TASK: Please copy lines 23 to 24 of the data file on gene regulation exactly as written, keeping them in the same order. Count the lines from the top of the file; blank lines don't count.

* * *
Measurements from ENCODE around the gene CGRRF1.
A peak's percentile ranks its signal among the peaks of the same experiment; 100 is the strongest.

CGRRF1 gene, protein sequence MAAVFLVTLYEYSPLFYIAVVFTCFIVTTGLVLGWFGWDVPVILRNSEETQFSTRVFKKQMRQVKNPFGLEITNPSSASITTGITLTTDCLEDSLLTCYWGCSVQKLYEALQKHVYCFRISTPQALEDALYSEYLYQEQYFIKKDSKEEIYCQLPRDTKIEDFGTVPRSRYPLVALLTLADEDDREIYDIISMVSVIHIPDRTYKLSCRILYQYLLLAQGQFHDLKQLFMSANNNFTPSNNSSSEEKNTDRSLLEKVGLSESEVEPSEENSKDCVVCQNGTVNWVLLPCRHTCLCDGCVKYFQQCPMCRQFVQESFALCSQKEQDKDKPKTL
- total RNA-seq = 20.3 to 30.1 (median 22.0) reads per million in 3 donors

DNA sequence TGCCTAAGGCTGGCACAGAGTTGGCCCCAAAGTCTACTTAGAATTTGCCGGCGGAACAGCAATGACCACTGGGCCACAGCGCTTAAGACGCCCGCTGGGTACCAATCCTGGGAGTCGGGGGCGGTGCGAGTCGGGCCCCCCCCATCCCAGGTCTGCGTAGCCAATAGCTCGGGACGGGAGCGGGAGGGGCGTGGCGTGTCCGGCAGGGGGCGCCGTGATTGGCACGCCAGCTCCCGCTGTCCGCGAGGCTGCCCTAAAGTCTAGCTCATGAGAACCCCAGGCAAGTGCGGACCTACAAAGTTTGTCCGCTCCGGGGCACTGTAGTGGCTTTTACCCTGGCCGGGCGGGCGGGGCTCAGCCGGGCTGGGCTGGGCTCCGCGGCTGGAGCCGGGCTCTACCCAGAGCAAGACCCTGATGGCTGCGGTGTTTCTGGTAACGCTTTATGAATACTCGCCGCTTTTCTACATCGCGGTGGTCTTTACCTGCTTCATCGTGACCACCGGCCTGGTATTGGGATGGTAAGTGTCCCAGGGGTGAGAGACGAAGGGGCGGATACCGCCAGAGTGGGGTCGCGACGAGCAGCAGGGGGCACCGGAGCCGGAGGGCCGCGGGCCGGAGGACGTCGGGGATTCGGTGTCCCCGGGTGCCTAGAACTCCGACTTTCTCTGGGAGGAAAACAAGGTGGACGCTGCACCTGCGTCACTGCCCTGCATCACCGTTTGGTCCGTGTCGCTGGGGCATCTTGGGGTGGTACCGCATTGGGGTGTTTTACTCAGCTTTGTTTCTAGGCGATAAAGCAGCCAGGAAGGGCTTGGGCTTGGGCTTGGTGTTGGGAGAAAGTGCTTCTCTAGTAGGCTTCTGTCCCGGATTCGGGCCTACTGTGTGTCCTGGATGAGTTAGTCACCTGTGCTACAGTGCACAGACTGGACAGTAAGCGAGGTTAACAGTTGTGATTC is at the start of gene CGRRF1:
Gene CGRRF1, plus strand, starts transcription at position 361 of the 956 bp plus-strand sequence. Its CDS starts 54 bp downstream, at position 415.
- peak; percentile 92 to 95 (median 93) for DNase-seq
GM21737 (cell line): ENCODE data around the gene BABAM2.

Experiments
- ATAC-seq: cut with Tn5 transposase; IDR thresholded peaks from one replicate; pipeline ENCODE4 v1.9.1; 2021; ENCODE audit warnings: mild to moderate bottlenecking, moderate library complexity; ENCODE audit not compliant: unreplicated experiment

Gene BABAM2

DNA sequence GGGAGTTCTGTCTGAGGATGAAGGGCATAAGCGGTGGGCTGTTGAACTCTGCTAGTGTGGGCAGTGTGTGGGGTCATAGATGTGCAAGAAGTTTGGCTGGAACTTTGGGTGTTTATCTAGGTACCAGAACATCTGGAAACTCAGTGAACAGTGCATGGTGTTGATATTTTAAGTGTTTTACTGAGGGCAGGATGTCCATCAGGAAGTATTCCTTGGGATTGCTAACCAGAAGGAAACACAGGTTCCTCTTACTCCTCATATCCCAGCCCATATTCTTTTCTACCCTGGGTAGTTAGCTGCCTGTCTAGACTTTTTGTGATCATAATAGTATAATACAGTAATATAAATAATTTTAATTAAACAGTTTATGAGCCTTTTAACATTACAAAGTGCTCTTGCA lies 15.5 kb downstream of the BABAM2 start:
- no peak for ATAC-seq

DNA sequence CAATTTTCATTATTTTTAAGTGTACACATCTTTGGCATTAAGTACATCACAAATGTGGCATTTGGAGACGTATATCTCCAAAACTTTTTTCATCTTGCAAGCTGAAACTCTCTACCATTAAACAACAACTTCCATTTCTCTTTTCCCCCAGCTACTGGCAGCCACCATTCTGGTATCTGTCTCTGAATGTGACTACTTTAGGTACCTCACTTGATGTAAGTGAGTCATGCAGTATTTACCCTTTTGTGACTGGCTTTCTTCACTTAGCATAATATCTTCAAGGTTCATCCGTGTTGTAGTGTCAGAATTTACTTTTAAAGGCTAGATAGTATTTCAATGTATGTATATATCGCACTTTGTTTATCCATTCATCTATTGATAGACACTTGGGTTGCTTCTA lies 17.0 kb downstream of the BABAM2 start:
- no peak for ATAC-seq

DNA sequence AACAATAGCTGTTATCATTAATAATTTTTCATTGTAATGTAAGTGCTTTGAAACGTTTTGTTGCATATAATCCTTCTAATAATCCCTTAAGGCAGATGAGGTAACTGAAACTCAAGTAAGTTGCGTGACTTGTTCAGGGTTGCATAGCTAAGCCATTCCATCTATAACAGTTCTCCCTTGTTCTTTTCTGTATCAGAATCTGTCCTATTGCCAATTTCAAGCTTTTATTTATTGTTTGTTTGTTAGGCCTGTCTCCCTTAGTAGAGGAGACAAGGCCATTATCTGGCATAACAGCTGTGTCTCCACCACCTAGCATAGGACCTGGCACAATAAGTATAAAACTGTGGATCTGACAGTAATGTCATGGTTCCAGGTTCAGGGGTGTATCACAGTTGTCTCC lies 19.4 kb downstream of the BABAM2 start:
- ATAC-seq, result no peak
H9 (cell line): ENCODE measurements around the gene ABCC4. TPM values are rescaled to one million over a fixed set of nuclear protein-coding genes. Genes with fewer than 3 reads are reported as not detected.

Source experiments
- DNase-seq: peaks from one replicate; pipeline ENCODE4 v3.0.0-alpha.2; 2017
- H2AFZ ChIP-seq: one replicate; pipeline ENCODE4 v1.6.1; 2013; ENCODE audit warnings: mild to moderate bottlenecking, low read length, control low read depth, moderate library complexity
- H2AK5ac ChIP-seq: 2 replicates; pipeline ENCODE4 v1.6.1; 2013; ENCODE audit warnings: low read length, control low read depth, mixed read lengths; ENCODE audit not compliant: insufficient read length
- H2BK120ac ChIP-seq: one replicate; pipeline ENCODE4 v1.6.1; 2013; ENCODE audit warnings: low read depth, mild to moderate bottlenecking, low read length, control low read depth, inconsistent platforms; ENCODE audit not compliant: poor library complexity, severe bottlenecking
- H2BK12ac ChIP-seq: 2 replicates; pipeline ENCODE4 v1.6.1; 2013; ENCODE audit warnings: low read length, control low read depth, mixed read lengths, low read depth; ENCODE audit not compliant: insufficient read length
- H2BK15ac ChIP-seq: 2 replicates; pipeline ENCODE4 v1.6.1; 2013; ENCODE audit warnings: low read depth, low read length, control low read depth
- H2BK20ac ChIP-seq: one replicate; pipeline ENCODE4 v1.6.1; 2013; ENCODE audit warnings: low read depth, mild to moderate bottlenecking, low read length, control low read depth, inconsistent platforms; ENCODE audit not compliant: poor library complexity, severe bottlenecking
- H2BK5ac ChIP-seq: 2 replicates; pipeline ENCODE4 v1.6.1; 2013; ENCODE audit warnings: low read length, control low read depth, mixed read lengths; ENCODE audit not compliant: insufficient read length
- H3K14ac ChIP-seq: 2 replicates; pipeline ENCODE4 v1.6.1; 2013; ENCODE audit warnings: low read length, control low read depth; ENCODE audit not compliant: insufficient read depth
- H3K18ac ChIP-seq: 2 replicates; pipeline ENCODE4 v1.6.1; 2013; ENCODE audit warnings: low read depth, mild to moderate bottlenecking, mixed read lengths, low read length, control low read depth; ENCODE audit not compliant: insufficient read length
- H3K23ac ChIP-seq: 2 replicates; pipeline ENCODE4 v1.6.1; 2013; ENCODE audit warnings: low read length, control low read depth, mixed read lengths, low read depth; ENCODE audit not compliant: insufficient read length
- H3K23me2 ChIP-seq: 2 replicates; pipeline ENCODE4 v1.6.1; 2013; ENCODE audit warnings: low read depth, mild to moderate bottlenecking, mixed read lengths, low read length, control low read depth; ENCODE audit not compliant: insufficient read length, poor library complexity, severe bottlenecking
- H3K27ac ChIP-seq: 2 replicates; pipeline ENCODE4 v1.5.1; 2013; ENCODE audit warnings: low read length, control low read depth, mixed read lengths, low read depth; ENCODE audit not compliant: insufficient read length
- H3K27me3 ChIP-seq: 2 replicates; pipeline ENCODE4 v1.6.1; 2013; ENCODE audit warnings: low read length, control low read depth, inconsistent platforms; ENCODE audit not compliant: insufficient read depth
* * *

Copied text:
- H2BK120ac ChIP-seq: one replicate; pipeline ENCODE4 v1.6.1; 2013; ENCODE audit warnings: low read depth, mild to moderate bottlenecking, low read length, control low read depth, inconsistent platforms; ENCODE audit not compliant: poor library complexity, severe bottlenecking
- H2BK12ac ChIP-seq: 2 replicates; pipeline ENCODE4 v1.6.1; 2013; ENCODE audit warnings: low read length, control low read depth, mixed read lengths, low read depth; ENCODE audit not compliant: insufficient read length